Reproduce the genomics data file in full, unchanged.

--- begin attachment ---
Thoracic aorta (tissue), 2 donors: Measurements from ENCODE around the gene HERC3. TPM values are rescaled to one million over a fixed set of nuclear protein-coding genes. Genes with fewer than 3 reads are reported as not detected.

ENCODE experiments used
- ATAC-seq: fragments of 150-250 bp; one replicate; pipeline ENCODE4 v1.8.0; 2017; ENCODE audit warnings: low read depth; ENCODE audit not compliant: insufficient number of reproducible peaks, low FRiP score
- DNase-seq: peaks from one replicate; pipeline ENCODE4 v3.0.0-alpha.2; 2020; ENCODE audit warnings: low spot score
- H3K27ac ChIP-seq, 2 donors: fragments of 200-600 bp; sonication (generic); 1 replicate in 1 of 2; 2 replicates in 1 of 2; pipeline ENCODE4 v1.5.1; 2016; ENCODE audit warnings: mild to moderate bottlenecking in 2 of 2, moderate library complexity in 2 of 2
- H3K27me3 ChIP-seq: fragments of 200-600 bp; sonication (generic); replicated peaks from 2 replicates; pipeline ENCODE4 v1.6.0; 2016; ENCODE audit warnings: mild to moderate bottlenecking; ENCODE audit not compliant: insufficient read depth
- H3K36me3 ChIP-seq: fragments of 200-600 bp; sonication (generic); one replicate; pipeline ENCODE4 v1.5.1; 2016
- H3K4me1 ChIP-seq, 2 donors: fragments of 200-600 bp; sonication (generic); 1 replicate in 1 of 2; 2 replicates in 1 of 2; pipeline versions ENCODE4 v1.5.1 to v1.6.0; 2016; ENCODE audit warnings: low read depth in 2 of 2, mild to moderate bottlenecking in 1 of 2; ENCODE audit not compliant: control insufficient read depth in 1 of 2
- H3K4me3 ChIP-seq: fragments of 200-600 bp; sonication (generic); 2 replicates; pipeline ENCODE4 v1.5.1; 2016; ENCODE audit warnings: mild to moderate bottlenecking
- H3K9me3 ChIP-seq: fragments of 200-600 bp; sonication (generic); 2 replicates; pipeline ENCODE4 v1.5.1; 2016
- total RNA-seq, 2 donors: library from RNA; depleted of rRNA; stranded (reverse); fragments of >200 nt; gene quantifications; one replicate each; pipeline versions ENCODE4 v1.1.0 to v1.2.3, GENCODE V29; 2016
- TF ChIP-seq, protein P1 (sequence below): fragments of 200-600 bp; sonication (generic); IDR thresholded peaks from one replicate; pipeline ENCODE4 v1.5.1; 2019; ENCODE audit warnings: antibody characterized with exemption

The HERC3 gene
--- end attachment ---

Thoracic aorta (tissue), 2 donors: Measurements from ENCODE around the gene HERC3. TPM values are rescaled to one million over a fixed set of nuclear protein-coding genes. Genes with fewer than 3 reads are reported as not detected.

ENCODE experiments used
- ATAC-seq: fragments of 150-250 bp; one replicate; pipeline ENCODE4 v1.8.0; 2017; ENCODE audit warnings: low read depth; ENCODE audit not compliant: insufficient number of reproducible peaks, low FRiP score
- DNase-seq: peaks from one replicate; pipeline ENCODE4 v3.0.0-alpha.2; 2020; ENCODE audit warnings: low spot score
- H3K27ac ChIP-seq, 2 donors: fragments of 200-600 bp; sonication (generic); 1 replicate in 1 of 2; 2 replicates in 1 of 2; pipeline ENCODE4 v1.5.1; 2016; ENCODE audit warnings: mild to moderate bottlenecking in 2 of 2, moderate library complexity in 2 of 2
- H3K27me3 ChIP-seq: fragments of 200-600 bp; sonication (generic); replicated peaks from 2 replicates; pipeline ENCODE4 v1.6.0; 2016; ENCODE audit warnings: mild to moderate bottlenecking; ENCODE audit not compliant: insufficient read depth
- H3K36me3 ChIP-seq: fragments of 200-600 bp; sonication (generic); one replicate; pipeline ENCODE4 v1.5.1; 2016
- H3K4me1 ChIP-seq, 2 donors: fragments of 200-600 bp; sonication (generic); 1 replicate in 1 of 2; 2 replicates in 1 of 2; pipeline versions ENCODE4 v1.5.1 to v1.6.0; 2016; ENCODE audit warnings: low read depth in 2 of 2, mild to moderate bottlenecking in 1 of 2; ENCODE audit not compliant: control insufficient read depth in 1 of 2
- H3K4me3 ChIP-seq: fragments of 200-600 bp; sonication (generic); 2 replicates; pipeline ENCODE4 v1.5.1; 2016; ENCODE audit warnings: mild to moderate bottlenecking
- H3K9me3 ChIP-seq: fragments of 200-600 bp; sonication (generic); 2 replicates; pipeline ENCODE4 v1.5.1; 2016
- total RNA-seq, 2 donors: library from RNA; depleted of rRNA; stranded (reverse); fragments of >200 nt; gene quantifications; one replicate each; pipeline versions ENCODE4 v1.1.0 to v1.2.3, GENCODE V29; 2016
- TF ChIP-seq, protein P1 (sequence below): fragments of 200-600 bp; sonication (generic); IDR thresholded peaks from one replicate; pipeline ENCODE4 v1.5.1; 2019; ENCODE audit warnings: antibody characterized with exemption

The HERC3 gene